And we may as well embrace it.
The ethical debate borne of the painting of those red goats on them planters way back in the fall is one of those teapot-tempests which the argument over could fill up a whole semester of Philosophy 101. Were they art, or were they vandalism? Were they protest to be protected, or were they transgression to be troubled over? Should their creators be lauded as civic champions, or get the book thrown at them by the courts?
I confess I have thought about this a long time, longer than many more important matters both in civic and personal life and still can’t come up with a certain answer. To those who are sure they are vandalism, I would ask them to consider how much better they look than the sloppy, ill-conceived tags which are showing up on the vast, white, blank, damn-near-irresistible canvasses which those planters undeniably are, and will continue to be as long as they stay blank. To those who are sure they are art, I would ask them to imagine owning a pristine Wimbledon White 1966 Mustang convertible, and then imagine how pissed off they would be if they woke up one morning to find that some jokers spray-painted some freakin’ farm animals on it.
Maybe this was the plan or maybe it wasn’t, but the goats have in the interim between then and now taken on an additional symbolism. Part of this is due to canny Facebook marketing on somebody’s part, but that marketing has worked because the red goat is a great symbol — simple, striking, edgy, easy to remember and easier to associate with a sense of stubborn defiance. People get paid a lot of money to come up with stuff like this, and hereKingstonis getting it for free. (Well, except for what it cost to get them off the planters in the first place and what it’s costing to prosecute those two.)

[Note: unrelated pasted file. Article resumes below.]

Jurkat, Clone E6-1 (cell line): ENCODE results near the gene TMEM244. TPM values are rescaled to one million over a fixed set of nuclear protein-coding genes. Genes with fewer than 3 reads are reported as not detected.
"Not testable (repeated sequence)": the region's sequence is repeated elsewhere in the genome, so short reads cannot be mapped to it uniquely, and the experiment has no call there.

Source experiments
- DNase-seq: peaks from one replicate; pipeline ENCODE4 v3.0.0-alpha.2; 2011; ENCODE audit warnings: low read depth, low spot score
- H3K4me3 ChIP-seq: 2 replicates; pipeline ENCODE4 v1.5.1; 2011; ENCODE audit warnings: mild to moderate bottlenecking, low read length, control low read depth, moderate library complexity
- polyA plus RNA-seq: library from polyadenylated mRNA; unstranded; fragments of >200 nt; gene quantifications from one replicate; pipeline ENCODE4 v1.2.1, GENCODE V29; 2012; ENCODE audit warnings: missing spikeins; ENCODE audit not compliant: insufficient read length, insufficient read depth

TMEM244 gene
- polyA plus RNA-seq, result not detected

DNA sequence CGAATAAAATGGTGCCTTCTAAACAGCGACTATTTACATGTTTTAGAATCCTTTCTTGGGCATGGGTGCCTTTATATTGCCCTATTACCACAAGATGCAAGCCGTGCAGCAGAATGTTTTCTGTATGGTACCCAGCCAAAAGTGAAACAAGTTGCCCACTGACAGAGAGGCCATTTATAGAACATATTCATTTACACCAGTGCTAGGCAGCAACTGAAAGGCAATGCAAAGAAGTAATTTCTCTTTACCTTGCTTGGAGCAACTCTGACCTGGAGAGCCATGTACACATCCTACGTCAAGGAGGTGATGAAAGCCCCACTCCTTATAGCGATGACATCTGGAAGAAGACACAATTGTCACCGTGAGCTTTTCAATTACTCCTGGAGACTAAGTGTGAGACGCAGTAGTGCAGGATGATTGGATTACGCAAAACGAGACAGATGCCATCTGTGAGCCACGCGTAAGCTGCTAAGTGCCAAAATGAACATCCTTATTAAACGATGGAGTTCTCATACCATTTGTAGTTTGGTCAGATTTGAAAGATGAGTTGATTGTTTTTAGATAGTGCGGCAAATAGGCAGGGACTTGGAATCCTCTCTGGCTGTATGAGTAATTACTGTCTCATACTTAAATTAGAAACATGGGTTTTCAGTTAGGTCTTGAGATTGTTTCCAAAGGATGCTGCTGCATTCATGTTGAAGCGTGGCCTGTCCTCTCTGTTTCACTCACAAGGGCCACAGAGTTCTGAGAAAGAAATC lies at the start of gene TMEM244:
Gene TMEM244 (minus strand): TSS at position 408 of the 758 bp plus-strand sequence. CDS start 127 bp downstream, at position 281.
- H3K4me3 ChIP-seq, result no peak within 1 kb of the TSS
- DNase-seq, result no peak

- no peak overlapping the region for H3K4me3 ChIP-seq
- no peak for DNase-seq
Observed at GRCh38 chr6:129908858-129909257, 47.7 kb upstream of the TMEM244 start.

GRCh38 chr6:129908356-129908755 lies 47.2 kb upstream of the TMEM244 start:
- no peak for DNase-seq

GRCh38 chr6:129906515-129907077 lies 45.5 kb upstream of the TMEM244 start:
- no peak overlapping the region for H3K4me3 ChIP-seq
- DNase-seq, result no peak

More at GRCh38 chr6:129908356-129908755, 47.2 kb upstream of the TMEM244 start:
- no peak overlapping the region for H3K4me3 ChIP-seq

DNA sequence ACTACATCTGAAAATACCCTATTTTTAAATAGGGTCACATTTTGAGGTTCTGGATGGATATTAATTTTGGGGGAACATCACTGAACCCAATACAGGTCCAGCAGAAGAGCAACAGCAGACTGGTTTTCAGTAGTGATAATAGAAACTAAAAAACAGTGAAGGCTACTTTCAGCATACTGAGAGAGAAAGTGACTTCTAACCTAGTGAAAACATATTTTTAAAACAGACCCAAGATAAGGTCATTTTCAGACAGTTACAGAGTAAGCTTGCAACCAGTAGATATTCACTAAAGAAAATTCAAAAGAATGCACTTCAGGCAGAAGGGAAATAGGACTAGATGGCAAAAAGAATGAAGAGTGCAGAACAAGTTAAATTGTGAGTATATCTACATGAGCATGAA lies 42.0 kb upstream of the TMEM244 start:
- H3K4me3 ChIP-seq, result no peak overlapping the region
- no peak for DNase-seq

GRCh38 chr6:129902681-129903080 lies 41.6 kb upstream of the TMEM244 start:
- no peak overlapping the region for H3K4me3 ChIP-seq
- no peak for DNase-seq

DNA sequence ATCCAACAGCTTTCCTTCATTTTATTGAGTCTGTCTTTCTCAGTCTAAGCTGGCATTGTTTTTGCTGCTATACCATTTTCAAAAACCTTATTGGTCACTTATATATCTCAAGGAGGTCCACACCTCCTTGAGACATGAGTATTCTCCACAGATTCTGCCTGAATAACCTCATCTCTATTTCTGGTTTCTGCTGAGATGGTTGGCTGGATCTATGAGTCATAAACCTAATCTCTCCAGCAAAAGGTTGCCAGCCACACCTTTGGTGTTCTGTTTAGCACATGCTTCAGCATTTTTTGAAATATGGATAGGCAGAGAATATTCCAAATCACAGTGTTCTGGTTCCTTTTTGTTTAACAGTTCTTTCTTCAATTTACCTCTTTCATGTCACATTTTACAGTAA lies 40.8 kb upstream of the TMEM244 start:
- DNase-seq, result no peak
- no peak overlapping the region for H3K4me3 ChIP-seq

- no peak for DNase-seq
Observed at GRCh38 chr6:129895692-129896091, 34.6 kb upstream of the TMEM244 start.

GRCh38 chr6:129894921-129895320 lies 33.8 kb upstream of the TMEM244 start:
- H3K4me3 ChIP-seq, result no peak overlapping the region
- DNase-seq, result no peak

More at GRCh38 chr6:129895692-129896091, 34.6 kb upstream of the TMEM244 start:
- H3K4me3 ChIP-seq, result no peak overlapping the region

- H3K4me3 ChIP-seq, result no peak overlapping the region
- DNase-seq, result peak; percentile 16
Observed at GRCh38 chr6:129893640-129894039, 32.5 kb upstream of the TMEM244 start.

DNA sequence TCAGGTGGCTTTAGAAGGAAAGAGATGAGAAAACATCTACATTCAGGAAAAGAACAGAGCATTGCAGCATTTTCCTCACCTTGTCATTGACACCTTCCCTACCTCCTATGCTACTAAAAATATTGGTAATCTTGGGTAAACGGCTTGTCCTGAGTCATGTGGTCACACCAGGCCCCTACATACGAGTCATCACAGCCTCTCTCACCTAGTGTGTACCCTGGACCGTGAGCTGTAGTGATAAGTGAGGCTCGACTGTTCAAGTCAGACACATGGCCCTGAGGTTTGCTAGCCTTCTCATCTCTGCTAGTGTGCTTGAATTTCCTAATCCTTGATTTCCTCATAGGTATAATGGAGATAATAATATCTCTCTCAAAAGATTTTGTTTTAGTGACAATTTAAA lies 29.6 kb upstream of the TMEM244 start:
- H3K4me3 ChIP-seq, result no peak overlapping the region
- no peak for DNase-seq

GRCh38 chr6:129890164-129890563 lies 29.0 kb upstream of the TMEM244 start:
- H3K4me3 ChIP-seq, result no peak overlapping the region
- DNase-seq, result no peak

Which is not to say that guerilla marketing like this should receive blanket endorsement; the rule of law is, after all, the rule of law and if we are to have a reasonably orderly society, its rule needs to be respected much more often than not. Mayor Gallo’s out-loud thinking that the suspects in the case should be offered adjournment in contemplation of dismissal is a good plan; I might go one step further and require the creator to sign over the goat copyright to the city so as to balance the karma.
Yes, I know all about how you’re not supposed to reward bad behavior. But let’s face it — we all know that if the goats are rejected simply because of a scandal-tinged provenance, whatever the putting-things-on-the-planters process coughs up in their place won’t be as interesting, and it won’t have the recognition the goats already have and which money can’t easily or reliably buy.
So, in this dropout philosopher’s humble, albeit long-considered, opinion, let’s let utilitarianism win over deontology this time and go with the goats.